Jesus is No Myth

Dedicated to promoting the idea that the Biblical Jesus Christ is a historical person.

The Sanhedrin

Betrayal and Arrest

Mark says in his Gospel that the Jewish authorities arrested Jesus in the Garden of Gethsemane. Olive, and fig trees grew there, and some pomegranate. It lay across the valley of Kidron, most likely at the foot of the Mount of Olivet, about a half mile to the northwest from the wall of Jerusalem. There among the trees one could find shade in the daytime, coolness and rest from toil. Oftimes Jesus went there to rest and refresh himself. This time He went to pray about his imminent suffering, and to await his betrayer. He tried to awaken his disciples, but their eyes were heavy with sleep. [1]

Mark 14:43 And immediately while He was still speaking, Judas, one of the twelve, came up, accompanied by a multitude with swords and clubs, from the chief priests and the scribes and the elders. 44 Now he who was betraying Him had given them a signal, saying, ‘Whomever I shall kiss, He is the one; seize Him, and lead Him away under guard.’ 45 And after coming, he immediately went up to Him, saying, ‘Rabbi!’ and kissed Him. 46 And they laid hands on Him, and seized Him.

Mark 14:53 And they led Jesus away to the high priest; and all the chief priests and the elders and the scribes gathered together.

When the authorities came to arrest Jesus the Paschal Moon would have been setting, and the shadow of an adjoining mountain would have shrouded the garden. Deeper darkness shrouded the hearts of the men of Jerusalem. At that late hour, probably after midnight according to the historians, in the early hours of Friday the 14th of Nisan, they arrested Jesus and led Him away. [2]

They led Jesus first to Annas, a Sadducee who had been appointed High Priest in the year AD 7 by Quirinius the imperial governor of Syria. At the beginning of the reign of Tiberius in AD 14, the Roman procurator, Valerius Gratus, replaced Annas with Ismael, the son of Phabi. Next, Gratus appointed Eleazar high priest, followed by Simon. Then in AD 25, he made Joseph Caiaphas [3] high priest. Caiaphas was the son-in-law of Annas.[4] [5] [6]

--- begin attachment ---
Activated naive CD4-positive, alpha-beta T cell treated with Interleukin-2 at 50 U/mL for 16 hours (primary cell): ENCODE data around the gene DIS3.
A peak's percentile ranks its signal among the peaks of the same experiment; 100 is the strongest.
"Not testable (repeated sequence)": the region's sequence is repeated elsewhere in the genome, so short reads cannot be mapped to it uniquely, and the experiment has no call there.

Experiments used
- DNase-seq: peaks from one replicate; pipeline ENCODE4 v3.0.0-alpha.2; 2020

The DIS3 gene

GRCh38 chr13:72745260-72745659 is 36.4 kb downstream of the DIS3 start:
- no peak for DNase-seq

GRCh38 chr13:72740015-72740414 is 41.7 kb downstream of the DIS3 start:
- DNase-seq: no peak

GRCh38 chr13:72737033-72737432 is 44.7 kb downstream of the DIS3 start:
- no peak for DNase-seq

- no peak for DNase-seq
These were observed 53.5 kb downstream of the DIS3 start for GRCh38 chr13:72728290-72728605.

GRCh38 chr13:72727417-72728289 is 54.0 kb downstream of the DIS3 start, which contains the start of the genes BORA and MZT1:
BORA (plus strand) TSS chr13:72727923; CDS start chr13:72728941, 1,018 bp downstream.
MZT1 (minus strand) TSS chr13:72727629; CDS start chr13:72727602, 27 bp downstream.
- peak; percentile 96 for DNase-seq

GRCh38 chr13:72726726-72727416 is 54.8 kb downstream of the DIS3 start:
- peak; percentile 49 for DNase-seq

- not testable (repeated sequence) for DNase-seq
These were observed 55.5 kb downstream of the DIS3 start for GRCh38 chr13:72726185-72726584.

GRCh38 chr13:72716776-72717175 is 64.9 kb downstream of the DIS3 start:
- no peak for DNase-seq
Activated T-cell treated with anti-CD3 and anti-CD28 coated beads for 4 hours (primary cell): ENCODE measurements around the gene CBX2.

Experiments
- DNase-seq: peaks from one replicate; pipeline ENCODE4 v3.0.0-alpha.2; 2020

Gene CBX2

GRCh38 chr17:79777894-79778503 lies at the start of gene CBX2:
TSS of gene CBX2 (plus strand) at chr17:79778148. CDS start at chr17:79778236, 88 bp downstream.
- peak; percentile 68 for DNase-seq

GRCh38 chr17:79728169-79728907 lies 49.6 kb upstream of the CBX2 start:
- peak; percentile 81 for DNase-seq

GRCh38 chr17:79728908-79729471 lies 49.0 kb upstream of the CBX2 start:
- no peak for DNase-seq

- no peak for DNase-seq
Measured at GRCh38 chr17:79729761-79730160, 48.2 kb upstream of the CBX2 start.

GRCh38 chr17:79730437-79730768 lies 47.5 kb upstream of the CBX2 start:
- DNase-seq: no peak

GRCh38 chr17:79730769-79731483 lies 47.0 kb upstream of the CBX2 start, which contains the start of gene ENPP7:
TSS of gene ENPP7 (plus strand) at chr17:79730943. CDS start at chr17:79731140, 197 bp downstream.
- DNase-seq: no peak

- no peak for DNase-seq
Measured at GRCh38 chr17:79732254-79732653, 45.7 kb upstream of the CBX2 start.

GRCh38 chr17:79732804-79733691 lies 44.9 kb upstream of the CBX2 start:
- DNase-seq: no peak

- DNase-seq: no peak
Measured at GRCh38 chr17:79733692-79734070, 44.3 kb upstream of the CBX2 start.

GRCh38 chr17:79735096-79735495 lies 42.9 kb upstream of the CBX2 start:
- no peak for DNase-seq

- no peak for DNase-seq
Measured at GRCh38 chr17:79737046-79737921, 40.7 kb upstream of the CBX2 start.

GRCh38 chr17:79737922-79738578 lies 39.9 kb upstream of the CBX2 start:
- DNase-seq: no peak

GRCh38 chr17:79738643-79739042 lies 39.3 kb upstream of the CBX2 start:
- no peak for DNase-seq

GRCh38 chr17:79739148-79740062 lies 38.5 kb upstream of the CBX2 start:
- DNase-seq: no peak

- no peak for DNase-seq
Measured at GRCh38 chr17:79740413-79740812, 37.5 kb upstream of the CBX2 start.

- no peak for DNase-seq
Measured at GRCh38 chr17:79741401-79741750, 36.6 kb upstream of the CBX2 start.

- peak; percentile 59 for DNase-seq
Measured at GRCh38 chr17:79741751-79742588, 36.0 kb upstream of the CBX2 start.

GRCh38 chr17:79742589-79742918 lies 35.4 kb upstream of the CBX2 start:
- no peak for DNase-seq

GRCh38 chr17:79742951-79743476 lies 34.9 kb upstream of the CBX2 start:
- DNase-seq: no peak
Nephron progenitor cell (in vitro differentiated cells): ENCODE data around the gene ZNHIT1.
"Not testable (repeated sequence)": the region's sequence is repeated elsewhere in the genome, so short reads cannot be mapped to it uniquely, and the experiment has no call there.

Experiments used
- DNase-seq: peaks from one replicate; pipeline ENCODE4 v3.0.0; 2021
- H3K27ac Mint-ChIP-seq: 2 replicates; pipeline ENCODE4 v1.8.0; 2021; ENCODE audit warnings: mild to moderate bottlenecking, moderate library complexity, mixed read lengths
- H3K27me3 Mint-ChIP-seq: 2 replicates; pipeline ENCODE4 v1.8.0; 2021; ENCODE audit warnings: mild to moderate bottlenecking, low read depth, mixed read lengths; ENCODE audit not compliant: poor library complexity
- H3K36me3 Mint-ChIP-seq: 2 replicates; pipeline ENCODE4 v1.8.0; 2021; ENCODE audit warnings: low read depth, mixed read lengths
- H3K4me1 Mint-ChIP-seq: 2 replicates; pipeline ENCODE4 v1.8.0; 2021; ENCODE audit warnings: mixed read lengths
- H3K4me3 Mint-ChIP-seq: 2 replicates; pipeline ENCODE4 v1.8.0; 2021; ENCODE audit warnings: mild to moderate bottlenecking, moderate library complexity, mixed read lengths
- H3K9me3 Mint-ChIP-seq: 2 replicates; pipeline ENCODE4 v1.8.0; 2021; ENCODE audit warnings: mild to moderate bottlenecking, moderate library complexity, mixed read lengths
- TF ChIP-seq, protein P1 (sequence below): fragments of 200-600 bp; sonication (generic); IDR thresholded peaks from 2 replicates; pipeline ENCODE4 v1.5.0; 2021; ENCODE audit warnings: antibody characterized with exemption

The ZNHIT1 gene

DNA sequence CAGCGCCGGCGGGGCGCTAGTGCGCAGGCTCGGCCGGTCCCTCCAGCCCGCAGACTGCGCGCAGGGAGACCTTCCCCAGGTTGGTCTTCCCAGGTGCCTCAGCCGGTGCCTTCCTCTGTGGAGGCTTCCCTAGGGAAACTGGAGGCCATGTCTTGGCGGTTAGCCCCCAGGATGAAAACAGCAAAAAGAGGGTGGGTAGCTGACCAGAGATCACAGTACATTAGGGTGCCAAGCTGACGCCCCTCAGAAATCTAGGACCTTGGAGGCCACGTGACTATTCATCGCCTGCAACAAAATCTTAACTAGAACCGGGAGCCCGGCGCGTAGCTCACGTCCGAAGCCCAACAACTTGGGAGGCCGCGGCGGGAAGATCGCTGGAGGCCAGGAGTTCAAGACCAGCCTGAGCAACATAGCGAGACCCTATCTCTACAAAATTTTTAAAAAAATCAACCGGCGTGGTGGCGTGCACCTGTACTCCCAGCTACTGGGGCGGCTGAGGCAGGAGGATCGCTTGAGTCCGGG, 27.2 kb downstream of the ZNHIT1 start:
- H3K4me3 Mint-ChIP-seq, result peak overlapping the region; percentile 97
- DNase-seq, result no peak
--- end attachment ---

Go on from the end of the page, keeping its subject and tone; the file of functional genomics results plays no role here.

The high priest, Annas, questioned Jesus about his teaching, and about his disciples. Jesus answered him,

John 18:20 ... “I have spoken openly to the world; I always taught in synagogues, and in the temple, where all the Jews come together; and I spoke nothing in secret. 21 Why do you question Me? Question those who heard what I spoke to them; behold, these know what I said.” 22 And when He had said this, one of the officers standing by gave Jesus a blow, saying, “Is that the way You answer the high priest?” 23 Jesus answered him, “If I have spoken wrongly, bear witness of the wrong; but if rightly, why do you strike Me?” 24 Annas therefore sent Him bound to Caiaphas the high priest.

The authorities in Jerusalem, both Jewish and Roman, tried Jesus six times in twelve hours. He stood before Annas, Caiaphas, the Sanhedrin, Pilate, Herod, and finally before Pilate again after which the Roman Governor surrendered to the will of the mob. [7]  


1. Jesus was arrested in the ________________ _____ ________________.

2. The place of the arrest of Jesus was near the city of _______________.